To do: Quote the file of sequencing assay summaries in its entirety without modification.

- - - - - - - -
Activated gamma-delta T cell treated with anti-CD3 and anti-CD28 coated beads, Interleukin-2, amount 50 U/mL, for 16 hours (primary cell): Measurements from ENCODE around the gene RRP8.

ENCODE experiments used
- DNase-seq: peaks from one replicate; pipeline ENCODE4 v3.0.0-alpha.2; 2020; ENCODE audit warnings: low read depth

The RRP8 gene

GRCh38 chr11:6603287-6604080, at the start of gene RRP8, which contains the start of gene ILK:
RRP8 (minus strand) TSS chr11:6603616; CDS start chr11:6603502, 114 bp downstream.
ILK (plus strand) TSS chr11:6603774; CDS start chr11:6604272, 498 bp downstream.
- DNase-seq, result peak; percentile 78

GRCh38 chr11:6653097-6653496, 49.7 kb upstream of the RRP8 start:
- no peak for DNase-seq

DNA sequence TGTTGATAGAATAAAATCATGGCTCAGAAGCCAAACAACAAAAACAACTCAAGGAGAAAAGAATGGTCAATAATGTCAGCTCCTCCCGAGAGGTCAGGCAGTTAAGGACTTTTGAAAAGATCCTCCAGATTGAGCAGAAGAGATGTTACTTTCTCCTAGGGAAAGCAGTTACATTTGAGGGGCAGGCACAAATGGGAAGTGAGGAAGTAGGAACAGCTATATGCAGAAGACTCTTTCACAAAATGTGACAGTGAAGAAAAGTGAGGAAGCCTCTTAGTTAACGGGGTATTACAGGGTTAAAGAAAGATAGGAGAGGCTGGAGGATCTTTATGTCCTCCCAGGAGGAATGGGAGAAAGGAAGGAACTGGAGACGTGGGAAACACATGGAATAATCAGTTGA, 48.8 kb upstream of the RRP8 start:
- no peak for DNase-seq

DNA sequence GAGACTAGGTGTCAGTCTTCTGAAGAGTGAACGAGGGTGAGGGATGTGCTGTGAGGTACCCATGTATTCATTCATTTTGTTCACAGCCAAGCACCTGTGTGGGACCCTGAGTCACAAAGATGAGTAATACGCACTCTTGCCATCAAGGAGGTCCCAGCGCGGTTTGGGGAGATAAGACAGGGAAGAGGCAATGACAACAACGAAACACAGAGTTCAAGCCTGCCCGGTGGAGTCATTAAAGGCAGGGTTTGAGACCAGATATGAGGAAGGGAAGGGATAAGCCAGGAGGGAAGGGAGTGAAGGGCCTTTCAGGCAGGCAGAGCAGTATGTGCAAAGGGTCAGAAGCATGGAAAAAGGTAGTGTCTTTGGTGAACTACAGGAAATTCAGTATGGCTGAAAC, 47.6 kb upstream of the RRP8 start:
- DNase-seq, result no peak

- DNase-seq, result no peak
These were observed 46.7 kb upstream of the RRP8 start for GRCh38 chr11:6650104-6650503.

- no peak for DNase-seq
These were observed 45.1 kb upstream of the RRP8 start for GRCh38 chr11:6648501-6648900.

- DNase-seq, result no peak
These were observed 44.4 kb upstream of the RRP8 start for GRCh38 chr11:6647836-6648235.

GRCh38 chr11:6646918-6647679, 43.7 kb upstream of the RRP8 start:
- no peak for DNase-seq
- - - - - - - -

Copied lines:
Activated gamma-delta T cell treated with anti-CD3 and anti-CD28 coated beads, Interleukin-2, amount 50 U/mL, for 16 hours (primary cell): Measurements from ENCODE around the gene RRP8.

ENCODE experiments used
- DNase-seq: peaks from one replicate; pipeline ENCODE4 v3.0.0-alpha.2; 2020; ENCODE audit warnings: low read depth

The RRP8 gene

GRCh38 chr11:6603287-6604080, at the start of gene RRP8, which contains the start of gene ILK:
RRP8 (minus strand) TSS chr11:6603616; CDS start chr11:6603502, 114 bp downstream.
ILK (plus strand) TSS chr11:6603774; CDS start chr11:6604272, 498 bp downstream.
- DNase-seq, result peak; percentile 78

GRCh38 chr11:6653097-6653496, 49.7 kb upstream of the RRP8 start:
- no peak for DNase-seq

DNA sequence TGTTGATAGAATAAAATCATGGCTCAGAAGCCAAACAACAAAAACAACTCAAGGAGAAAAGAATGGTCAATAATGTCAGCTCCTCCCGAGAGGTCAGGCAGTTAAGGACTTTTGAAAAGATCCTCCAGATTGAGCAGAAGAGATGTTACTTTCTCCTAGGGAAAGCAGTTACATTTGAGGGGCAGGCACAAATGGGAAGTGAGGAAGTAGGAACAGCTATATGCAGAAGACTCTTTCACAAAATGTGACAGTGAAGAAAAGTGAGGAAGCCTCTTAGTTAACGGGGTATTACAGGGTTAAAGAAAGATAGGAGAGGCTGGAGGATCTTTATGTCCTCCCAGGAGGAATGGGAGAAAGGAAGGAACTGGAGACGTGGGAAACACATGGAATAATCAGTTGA, 48.8 kb upstream of the RRP8 start:
- no peak for DNase-seq

DNA sequence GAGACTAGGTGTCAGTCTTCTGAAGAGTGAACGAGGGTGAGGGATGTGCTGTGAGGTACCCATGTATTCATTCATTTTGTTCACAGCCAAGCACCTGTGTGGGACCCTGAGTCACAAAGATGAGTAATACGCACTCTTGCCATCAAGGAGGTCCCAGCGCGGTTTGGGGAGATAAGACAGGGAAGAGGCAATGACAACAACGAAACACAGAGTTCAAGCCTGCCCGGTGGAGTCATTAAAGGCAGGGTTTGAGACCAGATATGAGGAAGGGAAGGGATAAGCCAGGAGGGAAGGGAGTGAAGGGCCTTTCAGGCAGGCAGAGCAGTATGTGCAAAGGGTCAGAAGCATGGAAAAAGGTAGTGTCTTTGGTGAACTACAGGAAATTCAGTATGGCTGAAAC, 47.6 kb upstream of the RRP8 start:
- DNase-seq, result no peak

- DNase-seq, result no peak
These were observed 46.7 kb upstream of the RRP8 start for GRCh38 chr11:6650104-6650503.

- no peak for DNase-seq
These were observed 45.1 kb upstream of the RRP8 start for GRCh38 chr11:6648501-6648900.

- DNase-seq, result no peak
These were observed 44.4 kb upstream of the RRP8 start for GRCh38 chr11:6647836-6648235.

GRCh38 chr11:6646918-6647679, 43.7 kb upstream of the RRP8 start:
- no peak for DNase-seq